For their Design Miami/ debut, Norwegian Crafts in collaboration with Galleri Format Oslo will present Insubordinate Creatures, the first showcase of Norwegian artists Ellen Grieg and Elisabeth von Krogh in the Americas.

Both Grieg (b. 1948) and von Krogh (b. 1947) emerged from a period of cultural production in Norway that was heavily influenced by second-wave feminism. Both artists have unique approaches to the history of craft, and have attempted to animate and anthropomorphize Minimalist forms through the byproducts of stereotypically feminine activity. The exhibition title itself refers to the artists’ rebellious disposition, the works on view becoming objects of protest and defiance through their own personification.

Ellen Grieg’s practice draws from Scandinavia’s rich history of textiles. She often investigates the traditions of rug-making, knitting, weaving, and folk costumery to create monumental hanging curtains that serve as cultural tapestries. For her Design Miami/ presentation, Grieg has embarked on a new series of abstract, suspended helical sculptures that excavate her nation’s seafaring past through the use of nautical mooring ropes.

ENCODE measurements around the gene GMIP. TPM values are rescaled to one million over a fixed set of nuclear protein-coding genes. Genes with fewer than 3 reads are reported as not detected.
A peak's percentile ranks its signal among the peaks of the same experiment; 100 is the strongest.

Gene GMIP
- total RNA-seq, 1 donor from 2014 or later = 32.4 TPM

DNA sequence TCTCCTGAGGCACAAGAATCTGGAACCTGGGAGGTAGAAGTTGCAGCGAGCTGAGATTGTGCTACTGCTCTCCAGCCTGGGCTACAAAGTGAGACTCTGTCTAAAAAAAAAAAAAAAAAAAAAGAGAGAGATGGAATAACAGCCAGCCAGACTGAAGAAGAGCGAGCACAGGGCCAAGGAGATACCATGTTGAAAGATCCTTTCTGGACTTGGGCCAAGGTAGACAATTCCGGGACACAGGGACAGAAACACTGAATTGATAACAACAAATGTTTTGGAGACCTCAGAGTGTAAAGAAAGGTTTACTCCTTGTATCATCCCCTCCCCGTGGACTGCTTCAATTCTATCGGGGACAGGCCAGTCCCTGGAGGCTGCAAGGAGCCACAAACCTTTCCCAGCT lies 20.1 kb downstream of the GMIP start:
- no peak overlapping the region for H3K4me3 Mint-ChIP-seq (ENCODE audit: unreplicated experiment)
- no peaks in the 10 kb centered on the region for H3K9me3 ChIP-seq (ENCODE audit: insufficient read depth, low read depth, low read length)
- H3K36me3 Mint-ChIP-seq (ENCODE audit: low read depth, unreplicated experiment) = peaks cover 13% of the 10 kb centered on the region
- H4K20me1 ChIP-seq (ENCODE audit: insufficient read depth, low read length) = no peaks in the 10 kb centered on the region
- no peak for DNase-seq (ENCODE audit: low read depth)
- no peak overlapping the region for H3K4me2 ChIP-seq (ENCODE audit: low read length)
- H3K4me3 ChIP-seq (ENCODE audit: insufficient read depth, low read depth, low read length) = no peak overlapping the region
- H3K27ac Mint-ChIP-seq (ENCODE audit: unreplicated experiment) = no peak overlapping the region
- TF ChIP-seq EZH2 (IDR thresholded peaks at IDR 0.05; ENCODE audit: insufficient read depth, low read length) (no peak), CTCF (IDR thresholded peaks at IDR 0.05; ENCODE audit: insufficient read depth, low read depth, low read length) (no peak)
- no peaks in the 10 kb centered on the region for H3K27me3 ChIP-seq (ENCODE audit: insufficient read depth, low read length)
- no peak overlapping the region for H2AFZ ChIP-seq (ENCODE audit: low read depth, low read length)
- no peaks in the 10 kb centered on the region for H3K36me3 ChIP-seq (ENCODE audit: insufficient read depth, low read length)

Elisabeth von Krogh’s practice is ostensibly peculiar for a Norwegian, in that the nation’s ceramics history is comparably short – stoneware wasn’t introduced to Norway, where there are no naturally occurring deposits, until the 16th century, and wasn’t popularized until the 1900s. But for much of its short history, Von Krogh has been at the forefront of contemporary Norwegian ceramics, participating in the 1960s ceramics resurgence that saw young artists opening pottery workshops all over the nation, and with new themes and formal approaches to sculpture during Norway’s second wave of feminism in the ‘70s. Von Krogh’s work unites Norwegian politics with aesthetic principles, manipulating perspective and scale while embracing the art historical theme of the vessel as a symbol for the female body and the Divine Feminine.

To unify their Design Curio installation, Norwegian Crafts has enlisted Sean Griffiths of Modern Architect to create an architectural intervention that responds to the floating quality of Grieg’s work and plays to the ambiguity between three-dimensional object and two-dimensional representation in the work of von Krogh. Griffiths was formerly co-director of FAT Studio, which culminated their 23-year-long practice with the curation of the British Pavilion at the Venice Architecture Biennale in 2014.

Left: Ellen Grieg. Photo by Morten Andenæs. Right: Work by Ellen Grieg. Photo by Øystein Thorvaldsen.